In summer, plentiful food and nesting space make Mývatn the best place in northern Europe to see wild ducks – it’s possible to clock up eighteen species during your stay. Their favourite nesting area is in spongy heathland on the northwest side of the lake, though more accessible places to spy on them include Mývatn’s southeastern corner (especially good for Barrow’s goldeneye); the Laxá outflow on the western side of the lake (for harlequin ducks); and even the shore at Reykjahlíð (anything). Female ducks tend to be drably coloured, to blend in with vegetation while incubating their eggs, and unless otherwise stated, the following descriptions are of breeding drakes.
Several types of duck at Mývatn have a black head with a black and white body. The most celebrated is Barrow’s goldeneye, resident year-round and easily identified by a characteristic white comma-shaped patch between the manic golden eye and bill. Keep an eye open too for their black-and-white striped chicks. Barrow’s goldeneye are most likely to be confused with either the similar-looking tufted duck or scaup, though neither shares its “comma” – tufted ducks also have a droopy back-swept crest, while the scaup has a grey, not white, back.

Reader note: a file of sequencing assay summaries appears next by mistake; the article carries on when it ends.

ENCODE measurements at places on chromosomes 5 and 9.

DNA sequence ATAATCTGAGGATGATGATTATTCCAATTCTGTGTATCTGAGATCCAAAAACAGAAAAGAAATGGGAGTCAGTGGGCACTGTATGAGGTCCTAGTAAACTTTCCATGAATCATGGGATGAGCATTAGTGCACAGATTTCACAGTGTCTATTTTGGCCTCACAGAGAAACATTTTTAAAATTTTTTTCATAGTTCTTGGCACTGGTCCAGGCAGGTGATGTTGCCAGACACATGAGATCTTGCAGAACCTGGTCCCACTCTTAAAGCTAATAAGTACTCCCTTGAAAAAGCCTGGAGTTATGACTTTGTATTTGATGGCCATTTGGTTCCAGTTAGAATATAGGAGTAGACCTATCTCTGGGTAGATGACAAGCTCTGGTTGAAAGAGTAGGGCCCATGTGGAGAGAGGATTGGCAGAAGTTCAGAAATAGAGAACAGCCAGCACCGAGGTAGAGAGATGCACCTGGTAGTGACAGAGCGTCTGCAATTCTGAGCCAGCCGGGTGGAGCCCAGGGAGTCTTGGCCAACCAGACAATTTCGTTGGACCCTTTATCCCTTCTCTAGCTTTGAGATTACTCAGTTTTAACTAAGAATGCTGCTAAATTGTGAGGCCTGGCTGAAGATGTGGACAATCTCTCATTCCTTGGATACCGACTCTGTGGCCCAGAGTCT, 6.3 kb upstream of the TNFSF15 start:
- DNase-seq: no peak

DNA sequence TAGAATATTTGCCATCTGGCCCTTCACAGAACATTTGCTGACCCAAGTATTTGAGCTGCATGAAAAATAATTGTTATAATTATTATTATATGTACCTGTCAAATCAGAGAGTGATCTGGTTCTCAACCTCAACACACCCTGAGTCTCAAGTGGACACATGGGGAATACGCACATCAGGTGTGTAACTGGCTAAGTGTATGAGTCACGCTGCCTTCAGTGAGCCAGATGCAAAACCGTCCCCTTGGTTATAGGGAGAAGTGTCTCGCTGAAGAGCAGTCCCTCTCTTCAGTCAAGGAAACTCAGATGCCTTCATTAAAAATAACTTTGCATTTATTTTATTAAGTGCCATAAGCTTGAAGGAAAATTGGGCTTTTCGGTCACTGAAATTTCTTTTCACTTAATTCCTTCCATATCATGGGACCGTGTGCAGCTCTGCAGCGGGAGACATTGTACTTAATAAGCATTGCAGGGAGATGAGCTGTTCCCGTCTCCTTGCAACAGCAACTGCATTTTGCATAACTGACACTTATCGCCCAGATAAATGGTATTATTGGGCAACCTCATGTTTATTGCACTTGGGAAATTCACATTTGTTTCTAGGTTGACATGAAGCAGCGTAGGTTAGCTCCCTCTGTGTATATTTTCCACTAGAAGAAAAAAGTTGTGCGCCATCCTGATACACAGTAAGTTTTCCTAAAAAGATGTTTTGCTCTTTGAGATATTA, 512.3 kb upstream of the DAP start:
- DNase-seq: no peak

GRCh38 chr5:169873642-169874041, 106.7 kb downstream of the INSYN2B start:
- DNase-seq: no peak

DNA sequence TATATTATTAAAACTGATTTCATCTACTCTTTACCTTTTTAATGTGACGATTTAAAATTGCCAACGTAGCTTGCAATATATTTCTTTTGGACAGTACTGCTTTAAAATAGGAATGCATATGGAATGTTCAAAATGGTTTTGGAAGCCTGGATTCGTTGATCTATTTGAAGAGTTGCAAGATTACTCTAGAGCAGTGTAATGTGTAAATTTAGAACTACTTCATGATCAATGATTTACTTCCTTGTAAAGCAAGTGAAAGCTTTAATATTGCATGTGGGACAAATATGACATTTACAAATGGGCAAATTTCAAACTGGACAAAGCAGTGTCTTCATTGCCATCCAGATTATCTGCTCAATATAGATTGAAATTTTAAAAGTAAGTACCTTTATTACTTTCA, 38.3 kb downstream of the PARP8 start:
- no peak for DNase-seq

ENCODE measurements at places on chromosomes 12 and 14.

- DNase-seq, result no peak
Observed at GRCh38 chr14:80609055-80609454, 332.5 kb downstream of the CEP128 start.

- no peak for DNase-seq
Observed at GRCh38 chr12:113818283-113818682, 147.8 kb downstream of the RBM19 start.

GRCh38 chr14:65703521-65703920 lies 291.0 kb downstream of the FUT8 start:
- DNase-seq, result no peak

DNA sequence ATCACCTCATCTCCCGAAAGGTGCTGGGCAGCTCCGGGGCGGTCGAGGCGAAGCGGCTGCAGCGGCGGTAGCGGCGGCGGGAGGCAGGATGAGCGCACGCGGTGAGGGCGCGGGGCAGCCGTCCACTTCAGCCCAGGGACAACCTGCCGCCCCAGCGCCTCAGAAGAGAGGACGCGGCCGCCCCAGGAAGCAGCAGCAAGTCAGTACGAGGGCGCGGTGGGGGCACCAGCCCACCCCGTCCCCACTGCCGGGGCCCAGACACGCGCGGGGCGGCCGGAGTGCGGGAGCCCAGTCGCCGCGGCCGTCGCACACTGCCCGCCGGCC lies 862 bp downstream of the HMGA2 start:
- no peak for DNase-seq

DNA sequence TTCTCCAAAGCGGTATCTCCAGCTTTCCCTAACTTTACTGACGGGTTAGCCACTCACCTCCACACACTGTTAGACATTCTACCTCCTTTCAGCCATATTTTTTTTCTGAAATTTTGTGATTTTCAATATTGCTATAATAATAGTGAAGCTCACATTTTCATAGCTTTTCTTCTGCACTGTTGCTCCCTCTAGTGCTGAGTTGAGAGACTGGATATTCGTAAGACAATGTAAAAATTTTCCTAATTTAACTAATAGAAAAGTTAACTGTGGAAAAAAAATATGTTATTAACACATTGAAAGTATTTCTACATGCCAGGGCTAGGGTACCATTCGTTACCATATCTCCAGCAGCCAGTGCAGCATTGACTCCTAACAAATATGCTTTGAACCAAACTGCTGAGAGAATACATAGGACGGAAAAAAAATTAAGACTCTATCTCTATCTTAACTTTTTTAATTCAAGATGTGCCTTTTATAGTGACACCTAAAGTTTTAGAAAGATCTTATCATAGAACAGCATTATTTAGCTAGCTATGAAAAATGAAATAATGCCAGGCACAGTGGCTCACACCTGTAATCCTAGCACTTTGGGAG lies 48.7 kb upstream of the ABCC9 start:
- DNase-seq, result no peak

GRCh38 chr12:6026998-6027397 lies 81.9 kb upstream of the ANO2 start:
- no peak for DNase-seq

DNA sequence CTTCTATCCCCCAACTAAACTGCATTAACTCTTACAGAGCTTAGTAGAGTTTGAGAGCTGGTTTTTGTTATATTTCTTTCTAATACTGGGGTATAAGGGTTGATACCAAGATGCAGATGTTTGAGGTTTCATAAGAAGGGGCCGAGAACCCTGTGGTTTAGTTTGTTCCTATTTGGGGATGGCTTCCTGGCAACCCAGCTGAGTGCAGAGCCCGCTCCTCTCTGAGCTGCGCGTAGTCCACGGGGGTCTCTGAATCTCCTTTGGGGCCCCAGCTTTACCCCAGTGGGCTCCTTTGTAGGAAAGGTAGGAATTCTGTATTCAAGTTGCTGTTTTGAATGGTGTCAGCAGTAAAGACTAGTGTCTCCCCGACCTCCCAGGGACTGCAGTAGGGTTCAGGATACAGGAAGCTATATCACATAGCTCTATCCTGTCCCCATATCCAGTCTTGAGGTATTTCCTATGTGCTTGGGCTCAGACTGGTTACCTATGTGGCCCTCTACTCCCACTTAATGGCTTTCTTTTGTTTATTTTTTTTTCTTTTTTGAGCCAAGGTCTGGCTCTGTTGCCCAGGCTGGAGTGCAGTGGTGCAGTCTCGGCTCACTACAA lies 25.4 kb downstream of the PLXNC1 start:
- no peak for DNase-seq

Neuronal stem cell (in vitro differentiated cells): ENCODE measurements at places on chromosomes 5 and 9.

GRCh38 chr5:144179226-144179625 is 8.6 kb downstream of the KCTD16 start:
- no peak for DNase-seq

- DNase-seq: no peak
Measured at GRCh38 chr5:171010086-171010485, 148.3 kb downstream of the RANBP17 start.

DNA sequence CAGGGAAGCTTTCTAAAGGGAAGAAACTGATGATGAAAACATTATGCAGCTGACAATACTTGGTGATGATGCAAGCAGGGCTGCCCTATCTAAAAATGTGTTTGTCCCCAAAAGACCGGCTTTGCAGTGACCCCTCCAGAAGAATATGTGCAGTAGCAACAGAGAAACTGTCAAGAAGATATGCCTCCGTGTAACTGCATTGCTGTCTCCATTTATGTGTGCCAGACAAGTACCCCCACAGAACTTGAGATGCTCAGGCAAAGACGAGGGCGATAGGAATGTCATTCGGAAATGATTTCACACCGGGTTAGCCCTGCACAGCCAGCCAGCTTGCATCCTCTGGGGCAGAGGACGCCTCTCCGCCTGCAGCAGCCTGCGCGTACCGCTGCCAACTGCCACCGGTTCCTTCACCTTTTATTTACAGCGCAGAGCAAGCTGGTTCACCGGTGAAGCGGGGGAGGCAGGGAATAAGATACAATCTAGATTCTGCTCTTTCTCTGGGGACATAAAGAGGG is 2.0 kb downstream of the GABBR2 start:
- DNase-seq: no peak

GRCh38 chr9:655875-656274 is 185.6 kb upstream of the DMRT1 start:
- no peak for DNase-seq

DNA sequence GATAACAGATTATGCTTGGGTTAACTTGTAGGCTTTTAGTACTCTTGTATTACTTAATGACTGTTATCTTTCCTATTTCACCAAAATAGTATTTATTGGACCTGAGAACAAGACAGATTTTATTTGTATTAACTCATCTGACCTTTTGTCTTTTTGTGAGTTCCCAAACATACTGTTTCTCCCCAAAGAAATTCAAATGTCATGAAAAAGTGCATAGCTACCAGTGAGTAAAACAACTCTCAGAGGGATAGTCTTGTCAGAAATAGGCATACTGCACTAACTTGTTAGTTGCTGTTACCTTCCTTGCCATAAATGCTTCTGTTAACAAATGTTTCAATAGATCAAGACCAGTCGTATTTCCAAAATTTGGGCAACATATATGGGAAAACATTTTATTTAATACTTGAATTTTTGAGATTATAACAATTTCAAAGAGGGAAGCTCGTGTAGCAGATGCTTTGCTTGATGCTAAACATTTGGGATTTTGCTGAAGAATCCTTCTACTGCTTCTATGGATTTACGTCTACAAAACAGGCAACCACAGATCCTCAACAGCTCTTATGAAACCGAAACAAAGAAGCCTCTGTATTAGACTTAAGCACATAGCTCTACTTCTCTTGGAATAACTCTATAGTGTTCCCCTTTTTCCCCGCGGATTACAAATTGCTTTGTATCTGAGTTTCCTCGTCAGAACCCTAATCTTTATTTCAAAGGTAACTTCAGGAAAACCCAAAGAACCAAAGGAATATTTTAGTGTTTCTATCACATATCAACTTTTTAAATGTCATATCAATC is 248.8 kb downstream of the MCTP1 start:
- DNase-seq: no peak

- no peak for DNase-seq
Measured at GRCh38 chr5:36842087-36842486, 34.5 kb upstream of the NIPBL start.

Mývatn’s other speciality is the harlequin duck, here from May until July, which sports unmistakable chestnut, white and blue plumage. As indicated by the Icelandic name – straumönd, stream duck – harlequins are most often seen bobbing in and out of rough water on the Laxá. Other marine ducks spending their summers at Mývatn include the scoter, a uniquely all-black diving duck, which in Iceland breeds only at Mývatn, and the long-tailed or old squaw, another strikingly patterned bird with a summer plumage including a black neck and crown and very long, pointed tail (the similar pintail has a white throat, though so does the long-tail in winter).
Otherwise, you’ll be fairly familiar with most of Mývatn’s ducks, which are primarily freshwater species. Some of the more plentiful include the mallard; the red-headed pochard; the long-beaked merganser and goosander, and the wide-beaked shoveler; wigeon, with their coppery heads and vertical blond streak between the eyes; the uniformly nondescript gadwall; and teals, which sport a glossy red head and green eyepatch.